Profiles

Healing through the Arts: Creative and Therapeutic Arts Services at Children’s National Health System

When you walk into the Children’s National Health System, or Children’s Hospital as it is more colloquially known by most Washingtonians, you can immediately sense the vibrant energy of the hospital and the staff.

Children’s National Main Hospital Lobby. Photo by Ashley Shah for East City Art.

Gregory Scott, Gallery and Exhibit Coordinator for the in-house Creative and Therapeutic Arts Services (CTAS), has been working hard to bring local and international artists’ work to patients. Scott and the CTAS team—Victoria Paytonwebber, Dana K. Morgan, and Heather Stemas—bring music, performance, and visual art therapy, respectively, to patients and the hospital community. Together, this small, yet impactful, group empowers the children to share their medical story through the arts. They utilize different forms of art therapy to transform the hospital environment to one that emanates healing and encouragement.

From left to right: Victoria Paytonwebber, Therapeutic Music Specialist/Certified Harp Therapist, LICCNA, Greg Scott, Gallery and Exhibit Coordinator, Dana K. Morgan, M.Mus, Piano, Performance Coordinator, and Heather Stemas, Med, ATR-BC, LCPAT, Arts Program Specialist. Photo by Ashley Shah for East City Art.

Specifically, Gregory Scott, over the past year, has incorporated a number of different galleries within the hospital walls. The ultimate goal is to fill every blank space in the hospital with visual art. On the main floor, there is a permanent collection that rotates every three months, highlighting different artists from local and international communities. Greg Scott began contacting artists in January 2017 and the first permanent installations were placed in June 2017. A portion of the sales from the artwork benefit CTAS and provides additional funding for art, music, and performance therapy programming. On the second floor of the hospital, Scott has created a separate gallery that shares artwork from at-risk youth art programs, community awareness art programs for children, and organizations that promote arts in healing for the human spirit.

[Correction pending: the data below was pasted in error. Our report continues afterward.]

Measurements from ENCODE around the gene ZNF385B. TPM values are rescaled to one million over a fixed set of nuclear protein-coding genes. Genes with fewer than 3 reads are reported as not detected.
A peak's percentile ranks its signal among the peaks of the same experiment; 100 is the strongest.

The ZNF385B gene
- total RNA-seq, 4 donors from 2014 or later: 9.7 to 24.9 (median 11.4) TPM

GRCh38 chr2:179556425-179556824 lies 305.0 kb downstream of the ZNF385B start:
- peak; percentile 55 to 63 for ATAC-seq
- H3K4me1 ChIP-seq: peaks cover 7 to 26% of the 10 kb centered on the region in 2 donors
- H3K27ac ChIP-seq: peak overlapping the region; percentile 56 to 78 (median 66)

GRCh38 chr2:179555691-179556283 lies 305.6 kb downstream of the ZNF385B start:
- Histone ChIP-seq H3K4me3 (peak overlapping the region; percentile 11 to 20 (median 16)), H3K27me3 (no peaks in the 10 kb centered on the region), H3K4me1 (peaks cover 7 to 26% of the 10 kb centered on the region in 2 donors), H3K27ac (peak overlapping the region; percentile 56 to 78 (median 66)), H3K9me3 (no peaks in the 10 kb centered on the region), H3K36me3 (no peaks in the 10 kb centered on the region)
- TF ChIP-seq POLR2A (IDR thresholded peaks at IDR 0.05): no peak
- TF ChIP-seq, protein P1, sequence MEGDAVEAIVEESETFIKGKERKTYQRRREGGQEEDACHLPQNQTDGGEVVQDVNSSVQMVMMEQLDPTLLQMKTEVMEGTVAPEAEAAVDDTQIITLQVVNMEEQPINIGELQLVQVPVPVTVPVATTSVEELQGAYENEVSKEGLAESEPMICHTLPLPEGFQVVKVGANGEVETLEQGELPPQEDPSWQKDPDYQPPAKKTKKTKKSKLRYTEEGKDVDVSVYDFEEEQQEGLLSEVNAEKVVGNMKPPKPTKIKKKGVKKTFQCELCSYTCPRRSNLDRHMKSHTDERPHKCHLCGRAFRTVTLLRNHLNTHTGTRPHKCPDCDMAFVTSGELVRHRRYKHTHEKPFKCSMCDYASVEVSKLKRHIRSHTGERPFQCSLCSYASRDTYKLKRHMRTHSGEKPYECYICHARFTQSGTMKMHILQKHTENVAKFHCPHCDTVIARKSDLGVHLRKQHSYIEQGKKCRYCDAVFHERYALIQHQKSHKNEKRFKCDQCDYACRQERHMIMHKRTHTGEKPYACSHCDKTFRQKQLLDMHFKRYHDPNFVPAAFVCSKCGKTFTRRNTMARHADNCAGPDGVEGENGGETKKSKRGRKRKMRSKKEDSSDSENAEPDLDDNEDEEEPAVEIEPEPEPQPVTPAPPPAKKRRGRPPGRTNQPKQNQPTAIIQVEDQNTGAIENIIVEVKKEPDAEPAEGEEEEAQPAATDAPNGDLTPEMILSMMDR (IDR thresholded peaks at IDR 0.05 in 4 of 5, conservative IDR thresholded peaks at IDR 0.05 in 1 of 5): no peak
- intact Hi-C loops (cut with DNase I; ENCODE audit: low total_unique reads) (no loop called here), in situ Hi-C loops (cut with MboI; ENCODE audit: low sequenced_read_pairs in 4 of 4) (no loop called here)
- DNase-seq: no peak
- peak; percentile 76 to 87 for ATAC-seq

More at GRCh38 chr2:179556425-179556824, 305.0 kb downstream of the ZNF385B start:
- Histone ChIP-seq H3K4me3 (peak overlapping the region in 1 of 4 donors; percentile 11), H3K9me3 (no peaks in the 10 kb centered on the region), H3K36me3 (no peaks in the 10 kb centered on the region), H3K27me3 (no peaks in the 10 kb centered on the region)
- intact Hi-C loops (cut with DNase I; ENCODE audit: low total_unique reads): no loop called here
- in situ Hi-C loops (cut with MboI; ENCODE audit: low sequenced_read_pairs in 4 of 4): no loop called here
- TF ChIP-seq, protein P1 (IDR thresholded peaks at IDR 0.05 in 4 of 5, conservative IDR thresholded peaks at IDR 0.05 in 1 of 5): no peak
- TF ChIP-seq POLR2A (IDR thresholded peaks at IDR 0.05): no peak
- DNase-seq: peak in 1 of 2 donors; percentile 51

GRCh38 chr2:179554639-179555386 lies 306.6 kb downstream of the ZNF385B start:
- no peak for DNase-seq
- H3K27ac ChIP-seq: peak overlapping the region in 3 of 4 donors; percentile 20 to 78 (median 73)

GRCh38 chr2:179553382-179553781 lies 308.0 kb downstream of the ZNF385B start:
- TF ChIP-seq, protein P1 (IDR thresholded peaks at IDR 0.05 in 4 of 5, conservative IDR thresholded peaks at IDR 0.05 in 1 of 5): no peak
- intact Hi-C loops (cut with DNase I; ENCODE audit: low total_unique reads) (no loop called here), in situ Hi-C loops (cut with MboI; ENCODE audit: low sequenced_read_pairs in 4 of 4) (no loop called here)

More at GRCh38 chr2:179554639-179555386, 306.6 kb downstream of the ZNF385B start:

Aside from these two larger gallery spaces, Scott has organized five mini-galleries in areas with heavy foot-traffic. When asking Greg Scott about how he decides where to place the artwork, he stated that he often aims to curate based on programs or amenities near the location. For example, one mini-gallery near the popular Bunny Mellon Healing Garden contains landscape paintings by local artist, Gary Fisher. The hospital has the capacity to add additional mini-galleries, welcoming any artists who are interested in showcasing their work at the Children’s National Health System.

Gary Fisher, Spring Reflections, 2016, Oil on Canvas, 25” x 21” framed. Image courtesy of the artist.

Throughout the visit, it became very clear how much of a positive impact the art programs have had on the patients, their families, and hospital staff. As Heather Stemas put it, “the most powerful thing is that it gives the children a new way to communicate and express themselves, especially when it may be difficult to share what they are going through in their medical journey.” It allows the patients to create positive, lasting memories with their families that go beyond the pain of treatments and hospital care. Examples of weekend activities that include patients, families and hospital staff include Dr. Bear Saturday Studio and Music on Sundays.

Victoria Paytonwebber holding a painting of a patient expressing “what music looks like” through visual art. Photo by Ashley Shah for East City Art.

CTAS has also formed lasting partnership with larger art institutions in DC such as The Phillips Collection, National Gallery of Art, and the Smithsonian Institution. These relationships bring more visible, popular exhibitions to the kids. It truly emphasizes that art can heal by transcending beyond geographic location and into the lives of those who may otherwise not experience “going to a museum” with their families.

Children’s modified version of Yayoi Kusama’s Obliteration Room, inspired by the exhibition at the Hirshhorn Museum and Sculpture Garden. Photo by Ashley Shah for East City Art.

CTAS atChildren’s National Health System is always planning new, fresh and wide-ranging activities that adapt to all abilities and individuals.


For more information about CTAS and how to get involved, visit their website at  https://childrensnational.org/choose-childrens/deciding-on-care/support-for-families/creative-and-therapeutic-arts.

Ashley Shah
Authored by: Ashley Shah

Ashley Shah is a freelance writer based in the Columbia Heights neighborhood in Washington, DC. She has a BA in Art History from UVa and is always looking for ways to explore the arts around the city. Ashley has also volunteered with organizations in DC such as the Joan Hisaoka Healing Arts Gallery and Dupont Underground.